It’s an insidious problem that’s often dismissed, but chronic pain impinges on the lives of more than 3.2 million Australians. This number is forecast to swell to 5.2 million by 2050.
Unless Prof Mark Hutchinson has anything to do with it, that is. The director of the ARC Centre of Excellence for Nanoscale BioPhotonics (CNBP) is changing how we view and treat chronic, or persistent, pain — and that goes for livestock wellbeing, too.
Today, Prof Hutchinson also heads the University of Adelaide’s Neuroimmunopharmacology lab. But when he was a PhD student at university in the early 2000s, he developed chronic pain after being flung over his bicycle handlebars.
His lower back pain persisted for 4 years.
‘I still functioned, but there were days when it was just too painful to do much,’ he says, grimacing at the memory. ‘It was freaking frustrating.’
He recovered after restarting physical activity — literally getting back on the bike — coupled with training himself to think differently about the pain. He knew the initial injury had long healed; there was no real reason for his back to hurt anymore. Eventually, the pain faded.
Around that time, researchers were considering chronic pain as a complex condition, beyond physiological factors. Current models encompass physical, psychological, social and environmental elements. No two patients are the same.
Despite this, chronic pain is still generally treated like its acute counterpart: with medications, such as opioids, that can provide short-term relief but, paradoxically, cause long-term harm.
To revise clinician and patient attitudes to chronic pain, Prof Hutchinson and his crew are developing methods that identify chronic pain and treat it quickly and appropriately.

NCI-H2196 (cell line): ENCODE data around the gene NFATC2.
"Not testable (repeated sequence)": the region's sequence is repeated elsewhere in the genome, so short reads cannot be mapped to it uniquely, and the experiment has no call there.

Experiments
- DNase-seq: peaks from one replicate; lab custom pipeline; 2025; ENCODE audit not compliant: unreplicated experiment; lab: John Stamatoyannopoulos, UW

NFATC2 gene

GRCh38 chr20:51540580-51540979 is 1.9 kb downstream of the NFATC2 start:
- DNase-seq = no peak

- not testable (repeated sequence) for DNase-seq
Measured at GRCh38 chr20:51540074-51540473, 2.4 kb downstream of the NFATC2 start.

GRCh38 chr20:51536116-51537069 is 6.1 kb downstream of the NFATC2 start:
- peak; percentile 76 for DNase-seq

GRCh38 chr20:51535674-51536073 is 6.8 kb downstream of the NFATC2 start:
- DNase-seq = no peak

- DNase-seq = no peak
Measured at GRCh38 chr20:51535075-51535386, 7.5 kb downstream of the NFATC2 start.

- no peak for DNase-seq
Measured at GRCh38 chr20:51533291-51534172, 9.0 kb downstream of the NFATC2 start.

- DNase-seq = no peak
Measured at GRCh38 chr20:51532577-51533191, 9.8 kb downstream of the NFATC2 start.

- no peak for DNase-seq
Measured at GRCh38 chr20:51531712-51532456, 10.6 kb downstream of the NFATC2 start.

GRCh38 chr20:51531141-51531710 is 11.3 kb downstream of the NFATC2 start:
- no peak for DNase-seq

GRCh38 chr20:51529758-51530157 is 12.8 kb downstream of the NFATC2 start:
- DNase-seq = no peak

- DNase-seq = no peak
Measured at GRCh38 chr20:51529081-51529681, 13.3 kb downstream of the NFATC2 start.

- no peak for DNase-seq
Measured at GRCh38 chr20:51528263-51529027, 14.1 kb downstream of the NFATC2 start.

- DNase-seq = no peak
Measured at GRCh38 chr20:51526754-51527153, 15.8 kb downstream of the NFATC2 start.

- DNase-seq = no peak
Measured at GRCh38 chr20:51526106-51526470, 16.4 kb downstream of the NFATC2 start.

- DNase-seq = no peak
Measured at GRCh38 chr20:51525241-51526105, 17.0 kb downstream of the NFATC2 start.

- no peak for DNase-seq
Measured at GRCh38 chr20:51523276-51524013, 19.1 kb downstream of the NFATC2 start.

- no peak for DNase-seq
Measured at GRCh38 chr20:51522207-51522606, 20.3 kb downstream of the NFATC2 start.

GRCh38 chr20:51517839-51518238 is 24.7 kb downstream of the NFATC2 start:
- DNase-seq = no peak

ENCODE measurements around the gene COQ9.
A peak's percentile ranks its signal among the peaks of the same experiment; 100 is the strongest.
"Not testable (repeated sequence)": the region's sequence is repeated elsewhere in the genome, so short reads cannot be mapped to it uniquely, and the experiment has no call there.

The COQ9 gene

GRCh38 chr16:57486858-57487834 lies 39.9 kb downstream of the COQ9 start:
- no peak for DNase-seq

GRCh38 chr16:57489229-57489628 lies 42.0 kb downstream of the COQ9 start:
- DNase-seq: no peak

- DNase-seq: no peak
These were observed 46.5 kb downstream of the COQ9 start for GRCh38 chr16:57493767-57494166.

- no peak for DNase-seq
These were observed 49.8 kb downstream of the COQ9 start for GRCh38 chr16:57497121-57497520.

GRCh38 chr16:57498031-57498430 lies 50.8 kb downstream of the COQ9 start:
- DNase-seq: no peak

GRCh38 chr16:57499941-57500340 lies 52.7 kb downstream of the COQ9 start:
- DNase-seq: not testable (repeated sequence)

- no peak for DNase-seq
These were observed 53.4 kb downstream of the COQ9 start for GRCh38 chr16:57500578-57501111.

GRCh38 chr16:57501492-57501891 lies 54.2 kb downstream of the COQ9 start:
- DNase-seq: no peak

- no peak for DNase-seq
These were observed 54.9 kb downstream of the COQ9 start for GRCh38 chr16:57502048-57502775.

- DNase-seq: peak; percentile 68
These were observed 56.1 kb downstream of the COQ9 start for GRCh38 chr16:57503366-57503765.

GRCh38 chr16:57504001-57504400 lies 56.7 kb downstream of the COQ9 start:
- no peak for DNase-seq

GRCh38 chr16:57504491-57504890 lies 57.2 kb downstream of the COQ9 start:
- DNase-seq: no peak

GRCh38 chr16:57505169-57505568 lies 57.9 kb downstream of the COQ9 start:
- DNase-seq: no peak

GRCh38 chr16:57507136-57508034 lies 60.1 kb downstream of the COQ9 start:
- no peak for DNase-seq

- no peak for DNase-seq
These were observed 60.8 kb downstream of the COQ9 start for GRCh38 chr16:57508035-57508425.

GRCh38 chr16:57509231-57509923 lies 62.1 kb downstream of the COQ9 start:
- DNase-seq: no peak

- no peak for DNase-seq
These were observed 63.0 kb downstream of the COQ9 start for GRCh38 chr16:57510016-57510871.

They’re working with colleagues in Australia and the US in the hope that a pain test will one day be part of a clinician’s toolkit.
Then there’s treatment. Instead of analgesic drug quick fixes — which don’t work for everyone — Prof Hutchinson envisions personalised pain therapies that take factors like genetics into account and target highly specific disease sub-groups.
‘Where it gets exciting is a test that can diagnose you with chronic pain but also tells the doctor that you would best respond, from day one, to a particular combination of medicines or mental and physical therapies,’ he says.
Even though human pain relief over the past decades has left a lot to be desired, Prof Hutchinson has noticed history repeating in the livestock industry.
‘We tried to cover human chronic pain with the wrong drugs, and I can see veterinary medicine is heading in that direction now.’
That’s why he’s now broadening his chronic pain work to include quadrupeds.
‘We need to put livestock care on a new trajectory so veterinary medicine can learn from our last 10 years of mistakes in humans,’ Prof Hutchinson says. ‘And we’ll do this by creating the science — the cold hard facts — that underpins quality decision-making.’